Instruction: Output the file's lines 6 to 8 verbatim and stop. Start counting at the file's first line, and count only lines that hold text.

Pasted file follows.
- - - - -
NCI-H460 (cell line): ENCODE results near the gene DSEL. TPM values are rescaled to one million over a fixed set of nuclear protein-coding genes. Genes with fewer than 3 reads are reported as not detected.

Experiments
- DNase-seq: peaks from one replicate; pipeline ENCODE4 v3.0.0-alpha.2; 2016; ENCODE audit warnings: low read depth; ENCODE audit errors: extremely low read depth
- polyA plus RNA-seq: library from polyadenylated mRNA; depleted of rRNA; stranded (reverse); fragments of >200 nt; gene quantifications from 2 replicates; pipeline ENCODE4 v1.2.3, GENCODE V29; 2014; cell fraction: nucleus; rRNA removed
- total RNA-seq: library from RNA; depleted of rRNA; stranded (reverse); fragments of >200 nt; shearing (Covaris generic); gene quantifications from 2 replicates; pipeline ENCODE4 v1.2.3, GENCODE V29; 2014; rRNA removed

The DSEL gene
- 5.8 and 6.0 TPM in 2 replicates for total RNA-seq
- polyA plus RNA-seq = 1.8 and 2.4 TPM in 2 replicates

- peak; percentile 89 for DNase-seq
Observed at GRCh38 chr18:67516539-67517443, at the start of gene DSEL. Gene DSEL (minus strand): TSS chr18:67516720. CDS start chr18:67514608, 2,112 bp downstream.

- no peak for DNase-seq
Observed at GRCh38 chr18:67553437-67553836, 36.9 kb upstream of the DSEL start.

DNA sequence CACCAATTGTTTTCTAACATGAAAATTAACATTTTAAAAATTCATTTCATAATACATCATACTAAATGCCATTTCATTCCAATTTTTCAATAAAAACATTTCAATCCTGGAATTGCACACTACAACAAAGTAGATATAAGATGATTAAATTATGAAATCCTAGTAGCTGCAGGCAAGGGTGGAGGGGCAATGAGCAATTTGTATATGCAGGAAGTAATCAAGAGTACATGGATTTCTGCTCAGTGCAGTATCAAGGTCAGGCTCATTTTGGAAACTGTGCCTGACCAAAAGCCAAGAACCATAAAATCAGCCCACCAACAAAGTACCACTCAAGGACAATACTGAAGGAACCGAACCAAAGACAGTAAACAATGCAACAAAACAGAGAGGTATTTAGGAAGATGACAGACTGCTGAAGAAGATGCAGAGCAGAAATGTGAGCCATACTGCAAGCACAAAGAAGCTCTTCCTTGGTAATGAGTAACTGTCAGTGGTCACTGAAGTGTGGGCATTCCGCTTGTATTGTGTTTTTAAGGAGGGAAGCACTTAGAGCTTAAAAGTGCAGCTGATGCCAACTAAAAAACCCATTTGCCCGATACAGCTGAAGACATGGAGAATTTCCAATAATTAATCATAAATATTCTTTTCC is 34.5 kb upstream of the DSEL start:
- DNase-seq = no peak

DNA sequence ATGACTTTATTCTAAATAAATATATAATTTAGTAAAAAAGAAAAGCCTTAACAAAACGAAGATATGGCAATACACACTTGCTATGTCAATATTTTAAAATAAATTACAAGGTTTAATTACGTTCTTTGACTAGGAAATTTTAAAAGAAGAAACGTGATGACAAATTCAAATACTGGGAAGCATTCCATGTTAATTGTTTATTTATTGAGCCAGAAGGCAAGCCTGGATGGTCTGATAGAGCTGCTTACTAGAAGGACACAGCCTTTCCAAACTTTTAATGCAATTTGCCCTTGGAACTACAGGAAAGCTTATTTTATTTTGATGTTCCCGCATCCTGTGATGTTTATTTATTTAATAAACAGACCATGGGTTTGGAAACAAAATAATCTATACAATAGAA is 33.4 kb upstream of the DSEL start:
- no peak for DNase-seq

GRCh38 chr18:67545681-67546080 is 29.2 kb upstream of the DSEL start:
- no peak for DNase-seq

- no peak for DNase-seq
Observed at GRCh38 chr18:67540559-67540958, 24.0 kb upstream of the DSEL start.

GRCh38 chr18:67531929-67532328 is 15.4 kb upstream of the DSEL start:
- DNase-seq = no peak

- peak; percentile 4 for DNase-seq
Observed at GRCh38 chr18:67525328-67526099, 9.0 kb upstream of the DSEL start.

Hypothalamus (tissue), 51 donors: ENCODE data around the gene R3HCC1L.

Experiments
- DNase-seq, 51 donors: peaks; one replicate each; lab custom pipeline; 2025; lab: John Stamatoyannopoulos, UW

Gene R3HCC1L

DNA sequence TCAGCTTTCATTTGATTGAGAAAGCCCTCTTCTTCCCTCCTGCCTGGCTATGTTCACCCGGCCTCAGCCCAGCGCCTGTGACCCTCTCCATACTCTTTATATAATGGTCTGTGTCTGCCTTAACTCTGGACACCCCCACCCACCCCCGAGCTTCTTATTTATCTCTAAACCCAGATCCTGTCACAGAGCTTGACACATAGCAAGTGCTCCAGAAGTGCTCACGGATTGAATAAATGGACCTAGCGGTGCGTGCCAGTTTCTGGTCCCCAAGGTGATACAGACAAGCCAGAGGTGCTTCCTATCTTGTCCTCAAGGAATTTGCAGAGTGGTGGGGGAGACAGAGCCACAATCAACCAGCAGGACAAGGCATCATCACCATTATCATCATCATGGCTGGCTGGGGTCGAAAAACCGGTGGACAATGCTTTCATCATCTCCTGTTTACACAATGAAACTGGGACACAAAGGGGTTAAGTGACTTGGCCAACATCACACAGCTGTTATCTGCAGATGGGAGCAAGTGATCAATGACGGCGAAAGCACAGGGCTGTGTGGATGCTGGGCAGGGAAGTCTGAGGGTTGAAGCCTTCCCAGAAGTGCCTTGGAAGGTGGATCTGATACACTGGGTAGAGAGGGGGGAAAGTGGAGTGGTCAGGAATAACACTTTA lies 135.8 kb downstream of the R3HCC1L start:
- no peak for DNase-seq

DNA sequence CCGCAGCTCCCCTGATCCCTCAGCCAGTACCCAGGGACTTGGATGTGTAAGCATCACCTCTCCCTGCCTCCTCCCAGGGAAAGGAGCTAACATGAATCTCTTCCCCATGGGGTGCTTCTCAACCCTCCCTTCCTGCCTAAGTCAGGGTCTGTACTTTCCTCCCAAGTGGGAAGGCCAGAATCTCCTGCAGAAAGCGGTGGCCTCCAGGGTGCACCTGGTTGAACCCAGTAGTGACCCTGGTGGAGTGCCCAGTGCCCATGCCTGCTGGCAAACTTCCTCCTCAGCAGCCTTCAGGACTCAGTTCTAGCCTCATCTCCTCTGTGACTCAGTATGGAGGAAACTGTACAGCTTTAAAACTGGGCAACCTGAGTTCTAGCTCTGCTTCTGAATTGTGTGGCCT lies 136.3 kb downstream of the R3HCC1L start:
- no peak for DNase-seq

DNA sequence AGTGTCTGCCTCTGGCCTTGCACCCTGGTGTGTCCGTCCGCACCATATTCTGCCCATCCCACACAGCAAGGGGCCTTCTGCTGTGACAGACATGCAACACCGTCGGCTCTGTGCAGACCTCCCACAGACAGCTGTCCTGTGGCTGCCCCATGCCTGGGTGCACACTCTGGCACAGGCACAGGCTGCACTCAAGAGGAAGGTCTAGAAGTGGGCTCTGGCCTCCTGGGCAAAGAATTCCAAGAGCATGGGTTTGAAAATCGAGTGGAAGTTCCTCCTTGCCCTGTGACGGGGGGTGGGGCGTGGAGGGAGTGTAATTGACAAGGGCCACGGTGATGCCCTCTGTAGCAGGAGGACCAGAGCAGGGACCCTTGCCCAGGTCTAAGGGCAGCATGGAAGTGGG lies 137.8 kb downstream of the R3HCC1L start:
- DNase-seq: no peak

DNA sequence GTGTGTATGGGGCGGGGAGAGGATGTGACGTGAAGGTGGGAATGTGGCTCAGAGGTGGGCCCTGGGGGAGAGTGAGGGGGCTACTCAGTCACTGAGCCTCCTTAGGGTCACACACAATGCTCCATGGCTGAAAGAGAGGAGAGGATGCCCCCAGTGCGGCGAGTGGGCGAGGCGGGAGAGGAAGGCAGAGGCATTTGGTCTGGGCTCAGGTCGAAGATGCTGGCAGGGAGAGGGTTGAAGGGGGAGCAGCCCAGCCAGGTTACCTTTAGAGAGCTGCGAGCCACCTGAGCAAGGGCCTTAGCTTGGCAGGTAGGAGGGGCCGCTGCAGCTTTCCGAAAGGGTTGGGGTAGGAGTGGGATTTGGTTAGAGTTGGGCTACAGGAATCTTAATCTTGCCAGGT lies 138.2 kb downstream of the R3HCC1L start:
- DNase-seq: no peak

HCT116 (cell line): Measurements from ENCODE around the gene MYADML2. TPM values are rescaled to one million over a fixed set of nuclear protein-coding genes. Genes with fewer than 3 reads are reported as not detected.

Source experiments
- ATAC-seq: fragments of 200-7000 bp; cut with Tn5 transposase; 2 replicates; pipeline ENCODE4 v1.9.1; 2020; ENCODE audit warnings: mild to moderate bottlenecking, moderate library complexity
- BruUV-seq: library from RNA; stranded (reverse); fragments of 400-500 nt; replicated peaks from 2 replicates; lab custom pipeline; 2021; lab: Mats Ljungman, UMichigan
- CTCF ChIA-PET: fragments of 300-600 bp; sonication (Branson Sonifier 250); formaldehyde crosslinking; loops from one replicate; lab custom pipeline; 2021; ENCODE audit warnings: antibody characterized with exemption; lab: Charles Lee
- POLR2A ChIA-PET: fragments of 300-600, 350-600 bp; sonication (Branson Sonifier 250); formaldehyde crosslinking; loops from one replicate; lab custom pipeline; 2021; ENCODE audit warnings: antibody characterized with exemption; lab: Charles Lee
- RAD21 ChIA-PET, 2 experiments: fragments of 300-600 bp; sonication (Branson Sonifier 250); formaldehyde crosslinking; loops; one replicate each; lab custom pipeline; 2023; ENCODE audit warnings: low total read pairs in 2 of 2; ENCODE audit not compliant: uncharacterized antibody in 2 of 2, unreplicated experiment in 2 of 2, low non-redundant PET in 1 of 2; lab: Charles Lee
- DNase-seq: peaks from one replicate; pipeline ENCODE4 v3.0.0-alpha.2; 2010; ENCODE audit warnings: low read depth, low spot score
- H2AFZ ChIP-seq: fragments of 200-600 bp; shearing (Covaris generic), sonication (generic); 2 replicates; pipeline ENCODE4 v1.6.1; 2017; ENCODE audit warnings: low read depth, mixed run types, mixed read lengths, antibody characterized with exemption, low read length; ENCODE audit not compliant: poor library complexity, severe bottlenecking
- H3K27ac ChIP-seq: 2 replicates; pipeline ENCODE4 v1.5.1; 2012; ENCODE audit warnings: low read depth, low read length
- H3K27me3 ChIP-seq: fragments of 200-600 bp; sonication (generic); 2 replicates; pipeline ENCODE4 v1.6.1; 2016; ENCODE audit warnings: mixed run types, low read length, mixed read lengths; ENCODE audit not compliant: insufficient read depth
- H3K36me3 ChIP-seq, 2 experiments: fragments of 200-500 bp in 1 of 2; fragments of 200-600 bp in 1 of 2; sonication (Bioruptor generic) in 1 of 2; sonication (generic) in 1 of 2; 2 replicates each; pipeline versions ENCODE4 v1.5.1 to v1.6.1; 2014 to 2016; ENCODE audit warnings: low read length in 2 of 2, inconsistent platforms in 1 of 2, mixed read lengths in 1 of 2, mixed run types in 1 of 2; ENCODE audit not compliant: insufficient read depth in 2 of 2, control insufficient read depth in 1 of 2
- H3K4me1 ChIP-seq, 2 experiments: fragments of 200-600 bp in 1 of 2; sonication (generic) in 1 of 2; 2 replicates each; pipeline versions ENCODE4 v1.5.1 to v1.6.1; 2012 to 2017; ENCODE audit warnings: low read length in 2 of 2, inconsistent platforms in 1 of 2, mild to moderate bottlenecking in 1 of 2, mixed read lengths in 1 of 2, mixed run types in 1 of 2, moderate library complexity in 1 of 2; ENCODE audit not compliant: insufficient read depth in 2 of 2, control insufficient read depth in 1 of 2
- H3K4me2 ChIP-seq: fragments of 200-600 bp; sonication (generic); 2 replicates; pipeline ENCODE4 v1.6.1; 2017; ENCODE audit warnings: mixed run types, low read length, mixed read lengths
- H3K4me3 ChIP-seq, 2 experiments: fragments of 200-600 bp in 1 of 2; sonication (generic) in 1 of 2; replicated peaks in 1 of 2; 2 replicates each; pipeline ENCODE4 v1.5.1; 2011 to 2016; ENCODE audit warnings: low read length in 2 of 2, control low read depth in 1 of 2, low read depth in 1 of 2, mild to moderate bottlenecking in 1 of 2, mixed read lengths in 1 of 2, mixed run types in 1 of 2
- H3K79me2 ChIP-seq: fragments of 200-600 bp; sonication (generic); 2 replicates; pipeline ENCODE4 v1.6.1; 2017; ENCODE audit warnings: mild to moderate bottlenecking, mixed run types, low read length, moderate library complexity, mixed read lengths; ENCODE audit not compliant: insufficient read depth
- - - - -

The DSEL gene
- 5.8 and 6.0 TPM in 2 replicates for total RNA-seq
- polyA plus RNA-seq = 1.8 and 2.4 TPM in 2 replicates